The latest brouhaha between city prosecutor Pat Jessamy and the police arises from the arrest of a city police officer who failed to appear on time to testify in a gun case.
Judge Gale Rasin issued a “body attachment” to lock the officer up overnight at Central Booking. Not only was the situation potentially dangerous for the officer, it was downright humiliating.
City prosecutors said they had to request the body attachment or lose their case. Police say prosecutors didn’t need to have the officer locked up.
Judging from the subsequent accusations and hard feelings swirling around the internet, law enforcement cooperation has taken another hit. But this time they are all in it together, because everybody’s right and everybody’s wrong.
In late January 2009 city police officers Victoria Reynolds and Jason Shreves got a call at night for multiple young men, possibly armed, wearing ski masks and getting out of a vehicle. Officer Shreves was first on the scene and approached a parked minivan with two men inside. One of the men appeared to place something under the driver’s seat in front of him, and when Shreves shined his flashlight through the window he saw the butt of a gun.
Officer Reynolds arrived when Shreves was looking into the window and assisted him with pulling the suspects out of the car and searching it. They recovered the gun, ski masks, crow bars, and similar “criminal tools.”
Fast forward a year to last Monday afternoon. After four postponements, the case was finally sent to Judge Rasin’s court for trial. Rasin said that the trial had to be finished by Tuesday because she was not available the rest of the week. (According to the defense attorney on the video I watched, the lack of court availability created all the prior postponements.)
The defense first made a motion to keep the gun out of evidence, arguing that the police lacked probable cause to seize it. This required a hearing, but no police officers were present to testify. They had been placed “on call.”
Putting officers on call makes practical and economic sense for the police department. With so many postponements in the Circuit Court, letting them attend to other duties until really needed makes sense. But officers have an absolute duty to be available when the call comes.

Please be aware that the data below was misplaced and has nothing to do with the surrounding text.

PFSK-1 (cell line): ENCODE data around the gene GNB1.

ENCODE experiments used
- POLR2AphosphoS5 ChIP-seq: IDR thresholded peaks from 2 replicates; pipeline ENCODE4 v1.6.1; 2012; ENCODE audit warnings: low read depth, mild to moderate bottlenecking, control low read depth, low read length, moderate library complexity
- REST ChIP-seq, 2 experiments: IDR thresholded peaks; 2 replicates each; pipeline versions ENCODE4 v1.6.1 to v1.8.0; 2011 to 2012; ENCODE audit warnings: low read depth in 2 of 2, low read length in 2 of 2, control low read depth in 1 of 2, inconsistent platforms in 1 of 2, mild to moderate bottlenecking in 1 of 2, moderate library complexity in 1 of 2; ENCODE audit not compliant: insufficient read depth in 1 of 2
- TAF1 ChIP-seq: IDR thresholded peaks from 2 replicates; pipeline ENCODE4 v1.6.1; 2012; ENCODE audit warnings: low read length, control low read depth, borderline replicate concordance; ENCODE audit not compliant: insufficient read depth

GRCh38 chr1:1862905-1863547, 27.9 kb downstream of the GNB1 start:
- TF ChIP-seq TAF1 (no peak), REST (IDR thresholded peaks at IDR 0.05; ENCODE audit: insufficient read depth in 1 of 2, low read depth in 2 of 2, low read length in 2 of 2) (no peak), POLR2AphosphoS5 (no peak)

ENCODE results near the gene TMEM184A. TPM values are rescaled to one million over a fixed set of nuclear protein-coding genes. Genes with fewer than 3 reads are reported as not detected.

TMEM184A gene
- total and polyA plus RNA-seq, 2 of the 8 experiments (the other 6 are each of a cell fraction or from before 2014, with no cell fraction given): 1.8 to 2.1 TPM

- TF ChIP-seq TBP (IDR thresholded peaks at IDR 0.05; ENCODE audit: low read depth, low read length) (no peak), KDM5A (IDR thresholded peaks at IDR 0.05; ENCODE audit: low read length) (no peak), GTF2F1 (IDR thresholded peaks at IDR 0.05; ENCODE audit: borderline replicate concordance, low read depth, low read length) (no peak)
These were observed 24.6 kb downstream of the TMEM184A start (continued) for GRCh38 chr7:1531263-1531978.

The prosecutor told the judge that he could not get hold of Officer Reynolds, who was at the firearms range. He had called the range and was told she was dismissed for the day, and her personal cell phone was out of order. Judge Rasin gave him half an hour to bring her in, get a body attachment, or dismiss the case. After another hour or so, Judge Rasin issued the body attachment.
Prosecutors were right to say they would have lost the case without the body attachment. But they were wrong to tell the judge and the public that it was Officer Reynolds they needed. They needed Shreves. He had made all of the observations that led to seizing the gun. The judge ruled in the state’s favor solely on the basis of the testimony Shreves eventually gave Tuesday morning.
In fact, when the case went to trial before a jury, the prosecutor only called Shreves.
The prosecutor—a hard-working and dedicated young man--made an error in legal judgment. The officer he considered his “primary” witness—the one who wrote the police report—wasn’t the officer he needed on the defense motion.
But regardless of who the proper witness was, Reynolds was still supposed to be available. And the prosecutor did everything he could to forestall the arrest of Reynolds, including consulting with his supervisor, calling police supervisors, asking the judge to continue the case to the next day, and asking her to consider a police commander’s offer to charge Reynolds administratively and guarantee her appearance in court. He argued that it was rare for him to have to hunt down officers, and finally informed her that both of the officers were on their way. All to no avail.